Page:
Hide chapters

Living by the Code

1 min

Before You Begin

Section 0: 2 chapters
Show chapters Hide chapters


Section 1: 14 chapters
Show chapters Hide chapters

Getting to Work

Section 2: 17 chapters
Show chapters Hide chapters

41. An Interview with Mark Allison
Written by Enrique López-Mañas

Heads up... You're reading this book for free, with parts of this chapter shown beyond this point as scrambled text.

Mark is a GDE for Android and software engineer with over 30 years’ experience. He is passionate about providing the user with the best possible experience. He has developed both server and client side, most commonly Android on the client side, but also for iOS, HTML5, Symbian, and J2ME. Mark started writing a technical blog in 2011, which focuses on Android UI/UX topics, but often covers more general Android development techniques. It is recognized as the longest running technical Android blog and, aside from a six-week period where contractual issues prevented him from posting, Mark has published a new article every week since 2011. In 2014, Mark started Styling Android Limited, which provides freelance software development and consultancy services. When not being geeky, Mark likes to unwind by hurling abuse at football referees, specifically those who are unkind to his beloved Watford FC with whom he holds a season ticket. Mark also loves single malt whisky. Buy him one and you’ll have a friend for life!

Connect with Mark

Twitter: @MarkIAllison




You’ve been both an employee and a business owner. What are the most significant differences in how you approach your work as an employee versus an owner?

As a business owner, I find I view some things in a much more detached manner. For example, when negotiating new contracts, the head has to rule the heart and do what makes sense from a business perspective. On one occasion, I was in a position where I had two separate offers on the table for different roles, and had to choose between them. However, only one of the parties involved had actually sent me a contract, the other had promised a contract but never sent it. In that case, it reached a point where I was forced to make a decision that was based on what was right for my business and ignored my personal feelings of which one I would prefer to do.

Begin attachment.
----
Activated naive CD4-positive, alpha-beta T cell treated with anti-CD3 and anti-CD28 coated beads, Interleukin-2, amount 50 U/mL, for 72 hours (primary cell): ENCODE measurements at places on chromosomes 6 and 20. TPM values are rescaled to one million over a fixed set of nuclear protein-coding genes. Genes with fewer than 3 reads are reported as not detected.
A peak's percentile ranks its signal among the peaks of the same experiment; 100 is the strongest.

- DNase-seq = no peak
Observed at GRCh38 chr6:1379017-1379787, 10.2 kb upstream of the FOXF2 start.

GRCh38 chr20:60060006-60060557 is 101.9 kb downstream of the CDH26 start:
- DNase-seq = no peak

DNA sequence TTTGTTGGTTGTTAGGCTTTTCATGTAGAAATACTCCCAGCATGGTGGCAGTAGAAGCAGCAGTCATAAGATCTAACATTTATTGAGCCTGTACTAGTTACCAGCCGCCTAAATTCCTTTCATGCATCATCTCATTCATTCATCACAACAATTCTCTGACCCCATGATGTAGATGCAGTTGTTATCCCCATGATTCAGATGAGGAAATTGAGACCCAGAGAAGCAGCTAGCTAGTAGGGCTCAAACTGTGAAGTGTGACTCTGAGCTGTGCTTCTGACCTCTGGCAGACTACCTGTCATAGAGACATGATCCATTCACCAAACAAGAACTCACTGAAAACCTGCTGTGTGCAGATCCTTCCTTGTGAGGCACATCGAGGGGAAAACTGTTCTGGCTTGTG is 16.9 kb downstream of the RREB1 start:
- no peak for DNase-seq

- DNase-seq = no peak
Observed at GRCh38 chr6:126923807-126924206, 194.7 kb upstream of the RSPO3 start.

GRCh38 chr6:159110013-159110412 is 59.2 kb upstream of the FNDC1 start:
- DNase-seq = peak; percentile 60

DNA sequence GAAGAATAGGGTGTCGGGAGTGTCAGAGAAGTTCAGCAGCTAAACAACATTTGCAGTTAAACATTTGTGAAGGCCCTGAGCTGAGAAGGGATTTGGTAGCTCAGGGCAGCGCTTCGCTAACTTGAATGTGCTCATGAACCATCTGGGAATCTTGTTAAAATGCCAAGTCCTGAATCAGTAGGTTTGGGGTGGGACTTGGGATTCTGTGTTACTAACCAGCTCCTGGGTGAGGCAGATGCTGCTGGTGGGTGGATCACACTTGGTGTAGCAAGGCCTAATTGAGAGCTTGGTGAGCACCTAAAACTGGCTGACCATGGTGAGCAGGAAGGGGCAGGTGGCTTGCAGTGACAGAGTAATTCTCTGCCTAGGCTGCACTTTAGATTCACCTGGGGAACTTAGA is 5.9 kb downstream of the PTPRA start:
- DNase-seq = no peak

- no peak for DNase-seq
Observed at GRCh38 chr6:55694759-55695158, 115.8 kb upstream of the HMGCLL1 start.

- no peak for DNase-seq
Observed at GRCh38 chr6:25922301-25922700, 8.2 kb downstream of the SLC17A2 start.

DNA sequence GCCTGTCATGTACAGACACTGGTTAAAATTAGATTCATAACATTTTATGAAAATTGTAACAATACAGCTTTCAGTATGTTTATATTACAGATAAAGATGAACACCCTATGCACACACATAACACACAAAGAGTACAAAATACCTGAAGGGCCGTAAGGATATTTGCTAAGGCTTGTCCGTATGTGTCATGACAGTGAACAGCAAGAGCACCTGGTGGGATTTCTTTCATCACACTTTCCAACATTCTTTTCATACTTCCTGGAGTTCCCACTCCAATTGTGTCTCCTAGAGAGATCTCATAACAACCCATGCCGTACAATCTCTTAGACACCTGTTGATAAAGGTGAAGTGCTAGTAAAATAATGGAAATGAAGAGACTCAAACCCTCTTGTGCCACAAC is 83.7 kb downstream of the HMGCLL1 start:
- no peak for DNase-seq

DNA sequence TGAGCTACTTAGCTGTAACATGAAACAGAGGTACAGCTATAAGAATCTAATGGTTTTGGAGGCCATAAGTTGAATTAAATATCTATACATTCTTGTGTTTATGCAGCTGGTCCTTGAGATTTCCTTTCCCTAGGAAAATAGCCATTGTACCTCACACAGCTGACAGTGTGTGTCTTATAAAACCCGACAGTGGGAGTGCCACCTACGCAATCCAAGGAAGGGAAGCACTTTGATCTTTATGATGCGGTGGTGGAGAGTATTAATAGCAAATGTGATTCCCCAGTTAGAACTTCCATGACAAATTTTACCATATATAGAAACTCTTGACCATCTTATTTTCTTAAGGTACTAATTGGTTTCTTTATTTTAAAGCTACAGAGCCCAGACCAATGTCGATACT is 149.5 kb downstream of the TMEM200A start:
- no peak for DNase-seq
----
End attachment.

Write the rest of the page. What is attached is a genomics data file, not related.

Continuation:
What would you say to someone interested in transitioning from employee to business owner?

While I love running my own business, it may not be for everyone. Discipline is required both in the financials and in doing the admin or bookkeeping tasks. Although I have an accountant who takes care of much of the tax and accounting-related issues, there is still work that I need to do.

Is there anything you miss from working at a larger, more traditional company?

Not really, but it really is a personal thing. While it is easy to say things like I miss paid vacation and getting paid if I’m sick, I don’t really see that as an issue because I run my business so that I still get those benefits as an employee of my own company.

Mark’s Recommendations

Have a technical question? Want to report a bug? You can ask questions and report bugs to the book authors in our official book forum here.
© 2023 Kodeco Inc.

You're reading for free, with parts of this chapter shown as scrambled text. Unlock this book, and our entire catalogue of books and videos, with a Kodeco Personal Plan.

Unlock now